The American writer and intellectual Susan Sontag was married, but she is remembered as one of the first women to turn down alimony, an indicator of her privilege as well as the larger symbolism of a gendered ascendancy over the institution of marriage. In the same interview, Ranaut says she was lucky to have dated ‘a dumb guy’. Her comments betray how sexism is an equal opportunities employer. Perhaps she ought to have considered her lover’s IQ before embarking on a full-blown affair with him? Certainly, she could have flunked the hunk right after she realised he was blazingly stupid: adequate grounds for romantic dismissal. Moreover, if she suffered psychological and emotional trauma at the hands of a lover – as confirmed in her interview with Sharma – then report him to the cops. She said she reached out to the Women’s Commission, which has flatly, stridently, refuted her claim. She must check her facts, and yes, now also her privilege: for she gets to baselessly discredit the Women’s Commission on national television while they have to settle for a few meek countering tweets. Too little, too late.
When grace is under fire
Perhaps this entire ruckus is only the original teenage dilemma: Someone you love no longer loves you back. This is tragic, gutting, for any of us. Yet, rejection is a requisite burden of being adult.
But to run to a lover’s father and whine about their son is to surrender the passport of adulthood. Someone went all zombie on you. Stop draking, girl! The easier – the elegant – recourse is to call block designated ex, commit a social media cleanse, and travel swiftly onward. #movingon.
Her acting vigour, redolent of Susan Sarandon, can aim for more than playing systems disruptor. Like Sarandon, Ranaut could draw on her independence, brilliance and politics to create a public role that is serious, empowering and engaging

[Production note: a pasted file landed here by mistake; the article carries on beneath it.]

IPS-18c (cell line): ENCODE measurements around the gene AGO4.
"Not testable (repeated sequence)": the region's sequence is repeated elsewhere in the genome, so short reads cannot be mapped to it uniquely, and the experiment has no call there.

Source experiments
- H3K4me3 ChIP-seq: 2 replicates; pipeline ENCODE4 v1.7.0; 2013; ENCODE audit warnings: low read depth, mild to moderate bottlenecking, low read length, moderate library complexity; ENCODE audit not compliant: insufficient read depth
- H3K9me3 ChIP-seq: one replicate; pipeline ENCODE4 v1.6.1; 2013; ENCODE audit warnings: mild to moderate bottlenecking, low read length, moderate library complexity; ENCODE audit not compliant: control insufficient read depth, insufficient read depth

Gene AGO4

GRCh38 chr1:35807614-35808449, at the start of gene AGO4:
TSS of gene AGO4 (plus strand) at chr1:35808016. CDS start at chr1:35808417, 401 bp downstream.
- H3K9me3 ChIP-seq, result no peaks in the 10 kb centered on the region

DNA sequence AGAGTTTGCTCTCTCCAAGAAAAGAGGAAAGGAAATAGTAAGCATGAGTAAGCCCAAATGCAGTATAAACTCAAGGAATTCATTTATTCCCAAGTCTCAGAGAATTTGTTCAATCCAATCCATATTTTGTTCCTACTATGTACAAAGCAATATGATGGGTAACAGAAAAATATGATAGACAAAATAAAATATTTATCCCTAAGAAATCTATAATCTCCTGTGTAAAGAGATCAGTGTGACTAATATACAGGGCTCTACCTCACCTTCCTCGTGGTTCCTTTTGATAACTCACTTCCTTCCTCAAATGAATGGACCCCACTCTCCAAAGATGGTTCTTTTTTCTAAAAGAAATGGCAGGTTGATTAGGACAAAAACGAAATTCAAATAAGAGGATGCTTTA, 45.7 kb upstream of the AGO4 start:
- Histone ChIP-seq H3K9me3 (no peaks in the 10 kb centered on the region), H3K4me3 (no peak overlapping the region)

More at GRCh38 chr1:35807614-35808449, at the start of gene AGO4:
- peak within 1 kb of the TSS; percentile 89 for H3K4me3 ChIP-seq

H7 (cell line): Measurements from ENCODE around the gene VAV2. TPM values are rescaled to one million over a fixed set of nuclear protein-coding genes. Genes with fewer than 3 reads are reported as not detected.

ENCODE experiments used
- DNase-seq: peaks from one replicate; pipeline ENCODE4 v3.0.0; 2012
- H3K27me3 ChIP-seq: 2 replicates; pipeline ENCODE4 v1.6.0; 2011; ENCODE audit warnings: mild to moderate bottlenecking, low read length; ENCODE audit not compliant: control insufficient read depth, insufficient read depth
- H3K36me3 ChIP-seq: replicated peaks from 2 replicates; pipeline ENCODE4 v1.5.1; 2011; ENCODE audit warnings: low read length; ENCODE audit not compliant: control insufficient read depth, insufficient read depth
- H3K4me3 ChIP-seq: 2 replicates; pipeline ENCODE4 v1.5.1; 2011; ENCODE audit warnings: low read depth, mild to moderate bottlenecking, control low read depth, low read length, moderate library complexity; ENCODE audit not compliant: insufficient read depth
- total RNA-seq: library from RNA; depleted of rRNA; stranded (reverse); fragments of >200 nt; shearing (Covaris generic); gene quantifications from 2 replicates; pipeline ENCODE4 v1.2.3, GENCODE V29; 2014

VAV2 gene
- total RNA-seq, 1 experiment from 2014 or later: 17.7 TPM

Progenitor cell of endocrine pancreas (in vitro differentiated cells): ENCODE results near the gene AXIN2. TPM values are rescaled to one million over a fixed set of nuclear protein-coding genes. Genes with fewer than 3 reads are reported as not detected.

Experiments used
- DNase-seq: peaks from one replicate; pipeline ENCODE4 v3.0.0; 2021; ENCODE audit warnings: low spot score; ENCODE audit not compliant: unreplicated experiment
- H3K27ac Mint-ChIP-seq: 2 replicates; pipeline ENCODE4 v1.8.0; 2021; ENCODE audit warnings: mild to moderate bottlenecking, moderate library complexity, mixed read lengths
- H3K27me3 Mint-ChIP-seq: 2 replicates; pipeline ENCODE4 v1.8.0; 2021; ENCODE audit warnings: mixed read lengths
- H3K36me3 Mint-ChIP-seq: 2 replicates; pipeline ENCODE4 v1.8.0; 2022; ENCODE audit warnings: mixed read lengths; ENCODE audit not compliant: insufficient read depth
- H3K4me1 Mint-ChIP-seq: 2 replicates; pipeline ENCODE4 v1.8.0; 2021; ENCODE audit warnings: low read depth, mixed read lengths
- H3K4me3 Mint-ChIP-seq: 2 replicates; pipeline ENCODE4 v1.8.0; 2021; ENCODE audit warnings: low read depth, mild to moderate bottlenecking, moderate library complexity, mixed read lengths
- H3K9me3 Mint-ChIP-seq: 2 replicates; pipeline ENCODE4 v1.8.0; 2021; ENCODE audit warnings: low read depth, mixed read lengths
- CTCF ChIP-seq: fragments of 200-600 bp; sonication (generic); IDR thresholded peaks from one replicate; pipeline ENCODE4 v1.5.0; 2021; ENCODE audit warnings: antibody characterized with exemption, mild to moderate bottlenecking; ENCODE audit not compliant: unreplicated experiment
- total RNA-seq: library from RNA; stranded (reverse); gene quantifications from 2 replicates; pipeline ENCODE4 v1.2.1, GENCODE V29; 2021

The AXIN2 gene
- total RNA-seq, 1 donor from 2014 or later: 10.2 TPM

That Ranaut is one of the finest actors of her generation is incontestable – her peers are not a patch on her. She has a spry, intuitive muscularity of presence, she imbues her characters – as she did in Queen and Tanu Weds Manu – with full-bodied force, spontaneity, grace and an original shimmer of self-conviction. It is impossible to not be dazzled by the glow of her lacerating talent, just as it is now intolerable to have put up with her public spats that are also a form of self-mythologising. Some accuse her as manipulative: she does this for publicity. Who is anyone to say Ranaut is not entitled to the press she revs up for herself? Remaining relevant in a clickbait economy is a talent, and she is an astonishment of public relations. But trending on social media for a weekend disables a vehicle geared for the long haul: brownie points traded away for the winner’s cake. Her public shows of bonhomie with important journalists implies that the old boys club has competition: surely, she doesn’t want to partake in the same incestuous system she berates. Her acting vigour, redolent of Susan Sarandon, can aim for more than playing systems disruptor. Like Sarandon, Ranaut could draw on her independence, brilliance and politics to create a public role that is serious, empowering and engaging. She might, for instance, tell her producers that if women workers on set don’t get paid exactly as their male peers then, well, she won’t show. This is feminism – and power politics – in action.
Right now, Ranaut’s interviews are turning her into the thinking person’s Rakhi Sawant.
Our media avers her politics as rank holder – this is not Ranaut’s doing. But the Like & Share media ecology obscures more serious work done by our feminists. This includes the sage voices of Kavita Krishnan (whose activism resulted in valuable changes in sexual assault laws in India), Urvashi Butalia (whose publishing has given innumerable women writers fair platform) and Rita Banerjee (whose online campaign 50 Million Missing generated an extraordinary awareness for female gendercide). Fetishising glamour as a power ideal, and exchanging glibness for intellectual rigour, should not become our blind spot in recognising and honoring our true heroes.
The writer is the author of the international bestseller, The Last Song of Dusk, and has written for The New York Times, TIME and is a regular contributor to Brunch. He is based in Goa, where he is honorary director of an arts foundation.
From HT Brunch, September 17, 2017